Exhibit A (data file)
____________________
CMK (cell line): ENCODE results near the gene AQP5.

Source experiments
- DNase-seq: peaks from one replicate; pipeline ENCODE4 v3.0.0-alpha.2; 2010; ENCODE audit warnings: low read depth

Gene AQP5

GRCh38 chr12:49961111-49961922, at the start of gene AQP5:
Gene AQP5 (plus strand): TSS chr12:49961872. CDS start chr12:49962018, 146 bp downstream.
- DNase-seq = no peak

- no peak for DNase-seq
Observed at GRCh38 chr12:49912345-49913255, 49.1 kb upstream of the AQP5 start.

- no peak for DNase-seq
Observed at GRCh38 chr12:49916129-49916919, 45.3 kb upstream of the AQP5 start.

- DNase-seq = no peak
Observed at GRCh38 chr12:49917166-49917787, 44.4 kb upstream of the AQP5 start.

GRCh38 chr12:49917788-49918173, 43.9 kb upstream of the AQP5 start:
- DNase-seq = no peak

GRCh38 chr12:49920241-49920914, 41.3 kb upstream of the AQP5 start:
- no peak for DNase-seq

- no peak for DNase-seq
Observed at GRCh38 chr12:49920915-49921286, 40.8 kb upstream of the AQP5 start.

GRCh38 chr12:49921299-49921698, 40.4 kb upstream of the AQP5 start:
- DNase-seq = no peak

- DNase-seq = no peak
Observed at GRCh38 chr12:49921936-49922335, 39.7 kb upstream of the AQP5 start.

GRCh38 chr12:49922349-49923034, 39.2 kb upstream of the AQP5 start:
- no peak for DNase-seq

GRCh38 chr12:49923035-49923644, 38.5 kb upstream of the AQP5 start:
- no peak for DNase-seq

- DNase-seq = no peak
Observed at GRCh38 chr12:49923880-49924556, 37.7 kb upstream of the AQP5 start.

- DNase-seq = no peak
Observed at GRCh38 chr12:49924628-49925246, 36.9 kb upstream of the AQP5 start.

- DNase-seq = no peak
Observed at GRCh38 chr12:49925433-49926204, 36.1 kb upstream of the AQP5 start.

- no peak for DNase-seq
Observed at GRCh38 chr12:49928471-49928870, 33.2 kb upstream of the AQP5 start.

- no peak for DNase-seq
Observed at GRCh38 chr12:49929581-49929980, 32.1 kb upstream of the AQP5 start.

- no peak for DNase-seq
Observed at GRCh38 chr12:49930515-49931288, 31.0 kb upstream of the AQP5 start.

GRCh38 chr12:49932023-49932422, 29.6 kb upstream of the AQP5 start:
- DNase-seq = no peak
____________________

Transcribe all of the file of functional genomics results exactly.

CMK (cell line): ENCODE results near the gene AQP5.

Source experiments
- DNase-seq: peaks from one replicate; pipeline ENCODE4 v3.0.0-alpha.2; 2010; ENCODE audit warnings: low read depth

Gene AQP5

GRCh38 chr12:49961111-49961922, at the start of gene AQP5:
Gene AQP5 (plus strand): TSS chr12:49961872. CDS start chr12:49962018, 146 bp downstream.
- DNase-seq = no peak

- no peak for DNase-seq
Observed at GRCh38 chr12:49912345-49913255, 49.1 kb upstream of the AQP5 start.

- no peak for DNase-seq
Observed at GRCh38 chr12:49916129-49916919, 45.3 kb upstream of the AQP5 start.

- DNase-seq = no peak
Observed at GRCh38 chr12:49917166-49917787, 44.4 kb upstream of the AQP5 start.

GRCh38 chr12:49917788-49918173, 43.9 kb upstream of the AQP5 start:
- DNase-seq = no peak

GRCh38 chr12:49920241-49920914, 41.3 kb upstream of the AQP5 start:
- no peak for DNase-seq

- no peak for DNase-seq
Observed at GRCh38 chr12:49920915-49921286, 40.8 kb upstream of the AQP5 start.

GRCh38 chr12:49921299-49921698, 40.4 kb upstream of the AQP5 start:
- DNase-seq = no peak

- DNase-seq = no peak
Observed at GRCh38 chr12:49921936-49922335, 39.7 kb upstream of the AQP5 start.

GRCh38 chr12:49922349-49923034, 39.2 kb upstream of the AQP5 start:
- no peak for DNase-seq

GRCh38 chr12:49923035-49923644, 38.5 kb upstream of the AQP5 start:
- no peak for DNase-seq

- DNase-seq = no peak
Observed at GRCh38 chr12:49923880-49924556, 37.7 kb upstream of the AQP5 start.

- DNase-seq = no peak
Observed at GRCh38 chr12:49924628-49925246, 36.9 kb upstream of the AQP5 start.

- DNase-seq = no peak
Observed at GRCh38 chr12:49925433-49926204, 36.1 kb upstream of the AQP5 start.

- no peak for DNase-seq
Observed at GRCh38 chr12:49928471-49928870, 33.2 kb upstream of the AQP5 start.

- no peak for DNase-seq
Observed at GRCh38 chr12:49929581-49929980, 32.1 kb upstream of the AQP5 start.

- no peak for DNase-seq
Observed at GRCh38 chr12:49930515-49931288, 31.0 kb upstream of the AQP5 start.

GRCh38 chr12:49932023-49932422, 29.6 kb upstream of the AQP5 start:
- DNase-seq = no peak